Royal Opera House unveils colourful hand-painted silk installation telling its story

Designer Ali Pretty's twelve giant banners will be displayed in September

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The Independent Culture

London’s Royal Opera House has unveiled the huge hand-painted silk installation that will hang in the Paul Hamlyn Hall next month.

Twelve giant, 11-metre banners will be displayed vertically in the Covent Garden hall’s stunning vaulted glass ceiling as part of the Deloitte Ignite festival from 4 September.

Ali Pretty, founder and artistic director of not-for-profit outdoor arts organisation Kinetika, has designed the artwork, which tells the story of the Royal Opera House from its establishment and evolution of its architecture to the changing nature of performances and its development in the late Nineties. It also offers a glimpse of plans for the historic building’s future.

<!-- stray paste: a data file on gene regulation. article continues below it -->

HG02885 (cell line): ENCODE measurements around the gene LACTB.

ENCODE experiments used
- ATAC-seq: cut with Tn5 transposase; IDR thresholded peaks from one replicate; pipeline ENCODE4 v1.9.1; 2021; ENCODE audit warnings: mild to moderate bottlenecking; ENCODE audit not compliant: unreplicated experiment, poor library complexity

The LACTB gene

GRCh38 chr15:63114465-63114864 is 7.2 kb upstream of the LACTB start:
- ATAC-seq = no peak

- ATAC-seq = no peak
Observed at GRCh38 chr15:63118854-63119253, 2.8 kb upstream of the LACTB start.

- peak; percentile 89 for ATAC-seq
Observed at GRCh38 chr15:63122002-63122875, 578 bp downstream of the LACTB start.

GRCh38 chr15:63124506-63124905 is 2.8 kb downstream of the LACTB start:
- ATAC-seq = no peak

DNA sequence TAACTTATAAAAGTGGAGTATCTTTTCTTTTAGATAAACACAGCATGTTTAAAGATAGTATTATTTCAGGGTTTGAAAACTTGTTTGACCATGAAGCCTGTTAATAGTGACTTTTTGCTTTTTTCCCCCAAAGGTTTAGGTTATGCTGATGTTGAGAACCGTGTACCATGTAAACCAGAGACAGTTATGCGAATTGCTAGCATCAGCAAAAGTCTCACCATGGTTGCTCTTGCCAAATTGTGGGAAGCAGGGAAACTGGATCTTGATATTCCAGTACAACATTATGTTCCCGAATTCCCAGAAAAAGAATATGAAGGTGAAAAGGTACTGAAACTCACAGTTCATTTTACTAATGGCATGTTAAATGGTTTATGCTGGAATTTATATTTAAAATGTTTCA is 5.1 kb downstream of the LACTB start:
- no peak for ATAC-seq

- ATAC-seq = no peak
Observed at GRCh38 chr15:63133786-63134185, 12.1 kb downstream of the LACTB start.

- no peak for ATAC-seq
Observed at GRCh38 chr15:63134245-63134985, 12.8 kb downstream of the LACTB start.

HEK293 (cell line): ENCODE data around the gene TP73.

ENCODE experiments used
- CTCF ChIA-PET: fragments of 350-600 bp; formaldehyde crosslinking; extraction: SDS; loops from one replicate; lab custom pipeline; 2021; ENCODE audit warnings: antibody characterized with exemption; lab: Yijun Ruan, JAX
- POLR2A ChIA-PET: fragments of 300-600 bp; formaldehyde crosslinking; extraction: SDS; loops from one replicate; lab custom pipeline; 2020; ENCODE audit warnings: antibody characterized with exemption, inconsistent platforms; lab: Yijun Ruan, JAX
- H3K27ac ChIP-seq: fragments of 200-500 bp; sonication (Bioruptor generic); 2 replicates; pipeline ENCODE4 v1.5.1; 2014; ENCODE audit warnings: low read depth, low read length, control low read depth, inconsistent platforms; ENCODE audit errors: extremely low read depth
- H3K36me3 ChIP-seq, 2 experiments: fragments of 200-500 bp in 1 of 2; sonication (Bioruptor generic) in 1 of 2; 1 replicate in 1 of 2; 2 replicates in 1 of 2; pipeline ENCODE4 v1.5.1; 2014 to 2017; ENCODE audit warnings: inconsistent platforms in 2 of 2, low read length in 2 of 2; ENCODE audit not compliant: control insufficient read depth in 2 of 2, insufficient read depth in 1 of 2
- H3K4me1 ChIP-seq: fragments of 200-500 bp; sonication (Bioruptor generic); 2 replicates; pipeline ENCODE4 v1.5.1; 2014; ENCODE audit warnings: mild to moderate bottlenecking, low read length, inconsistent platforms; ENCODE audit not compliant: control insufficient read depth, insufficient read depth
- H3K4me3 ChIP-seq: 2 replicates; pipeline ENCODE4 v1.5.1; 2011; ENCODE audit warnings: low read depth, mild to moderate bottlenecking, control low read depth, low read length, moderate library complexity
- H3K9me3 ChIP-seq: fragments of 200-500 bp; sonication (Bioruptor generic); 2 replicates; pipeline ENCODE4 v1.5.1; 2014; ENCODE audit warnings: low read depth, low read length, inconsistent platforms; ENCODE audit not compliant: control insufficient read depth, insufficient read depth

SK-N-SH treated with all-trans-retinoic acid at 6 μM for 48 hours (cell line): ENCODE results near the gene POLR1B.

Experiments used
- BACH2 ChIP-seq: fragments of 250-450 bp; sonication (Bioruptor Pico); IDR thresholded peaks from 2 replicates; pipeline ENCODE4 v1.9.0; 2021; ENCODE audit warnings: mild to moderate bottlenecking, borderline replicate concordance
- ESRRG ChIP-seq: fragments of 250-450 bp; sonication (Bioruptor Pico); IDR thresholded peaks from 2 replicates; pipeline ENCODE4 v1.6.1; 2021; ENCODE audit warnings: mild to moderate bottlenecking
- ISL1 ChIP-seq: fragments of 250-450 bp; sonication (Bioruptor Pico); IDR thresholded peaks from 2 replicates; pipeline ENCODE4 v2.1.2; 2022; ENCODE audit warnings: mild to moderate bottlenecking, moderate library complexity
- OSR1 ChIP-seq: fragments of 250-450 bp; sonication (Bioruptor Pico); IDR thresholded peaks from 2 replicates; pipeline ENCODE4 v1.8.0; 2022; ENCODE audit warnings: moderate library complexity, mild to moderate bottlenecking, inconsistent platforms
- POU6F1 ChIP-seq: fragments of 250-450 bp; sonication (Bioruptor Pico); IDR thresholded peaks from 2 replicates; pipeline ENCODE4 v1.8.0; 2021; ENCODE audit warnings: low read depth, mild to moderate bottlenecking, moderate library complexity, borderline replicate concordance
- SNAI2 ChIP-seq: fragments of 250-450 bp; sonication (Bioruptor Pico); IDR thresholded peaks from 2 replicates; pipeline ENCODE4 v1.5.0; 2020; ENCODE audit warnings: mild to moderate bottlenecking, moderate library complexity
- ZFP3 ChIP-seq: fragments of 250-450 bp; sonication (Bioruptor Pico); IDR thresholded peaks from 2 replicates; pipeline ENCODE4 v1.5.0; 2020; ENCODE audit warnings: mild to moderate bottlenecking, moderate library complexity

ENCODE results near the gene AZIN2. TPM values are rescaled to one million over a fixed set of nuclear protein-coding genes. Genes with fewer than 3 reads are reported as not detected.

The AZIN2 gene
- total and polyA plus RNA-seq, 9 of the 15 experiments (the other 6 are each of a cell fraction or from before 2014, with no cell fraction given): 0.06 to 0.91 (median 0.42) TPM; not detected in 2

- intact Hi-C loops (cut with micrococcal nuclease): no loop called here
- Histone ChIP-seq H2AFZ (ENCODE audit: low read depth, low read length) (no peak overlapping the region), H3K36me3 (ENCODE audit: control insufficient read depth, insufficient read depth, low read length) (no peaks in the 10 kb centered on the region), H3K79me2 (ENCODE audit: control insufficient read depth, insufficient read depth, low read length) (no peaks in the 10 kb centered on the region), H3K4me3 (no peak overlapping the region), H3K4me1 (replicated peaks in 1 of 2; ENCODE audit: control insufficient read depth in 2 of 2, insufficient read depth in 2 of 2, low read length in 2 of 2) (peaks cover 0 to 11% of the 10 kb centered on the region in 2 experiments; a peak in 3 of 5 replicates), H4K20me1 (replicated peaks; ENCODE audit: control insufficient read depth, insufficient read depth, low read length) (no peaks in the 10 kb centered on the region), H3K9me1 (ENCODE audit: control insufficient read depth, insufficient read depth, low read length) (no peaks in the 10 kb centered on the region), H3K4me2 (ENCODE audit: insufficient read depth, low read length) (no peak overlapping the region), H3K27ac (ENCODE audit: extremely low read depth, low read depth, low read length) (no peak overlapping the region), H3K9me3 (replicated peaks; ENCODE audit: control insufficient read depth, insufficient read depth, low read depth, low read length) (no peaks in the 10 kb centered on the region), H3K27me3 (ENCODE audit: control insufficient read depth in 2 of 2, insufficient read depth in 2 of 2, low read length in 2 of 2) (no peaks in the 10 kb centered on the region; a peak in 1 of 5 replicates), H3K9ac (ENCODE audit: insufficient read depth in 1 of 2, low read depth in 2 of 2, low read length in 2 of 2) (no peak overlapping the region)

Pretty spent nearly 750 hours waxing and painting the colourful installation along with a dedicated team of 20 local artists and volunteers. She used the batik method, in which selected areas of silk are blocked out using wax before being hand-dyed.

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(Pic: Mark Forrest and Mike Johnston)

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(Pic: Mark Forrest and Mike Johnston)

The project is of personal significance for Pretty as her mother danced with the Royal Ballet Touring company in the Fifites.

“The Royal Opera House is one of the world’s most foremost cultural institutions. Telling almost 300 years worth of history in such a small space has been a challenge - there’s so much! - but we’re happy with how we’ve captured it,” she said.

“With the silks, the aim was to create something that connects the narrative of the Royal Opera House with the building itself. The silks will live on as a unique snapshot of the past that can be used over and over again.”

The installation is open to the public for free, with Kinetika also offering free hour-long batik workshops on 5 and 6 September.

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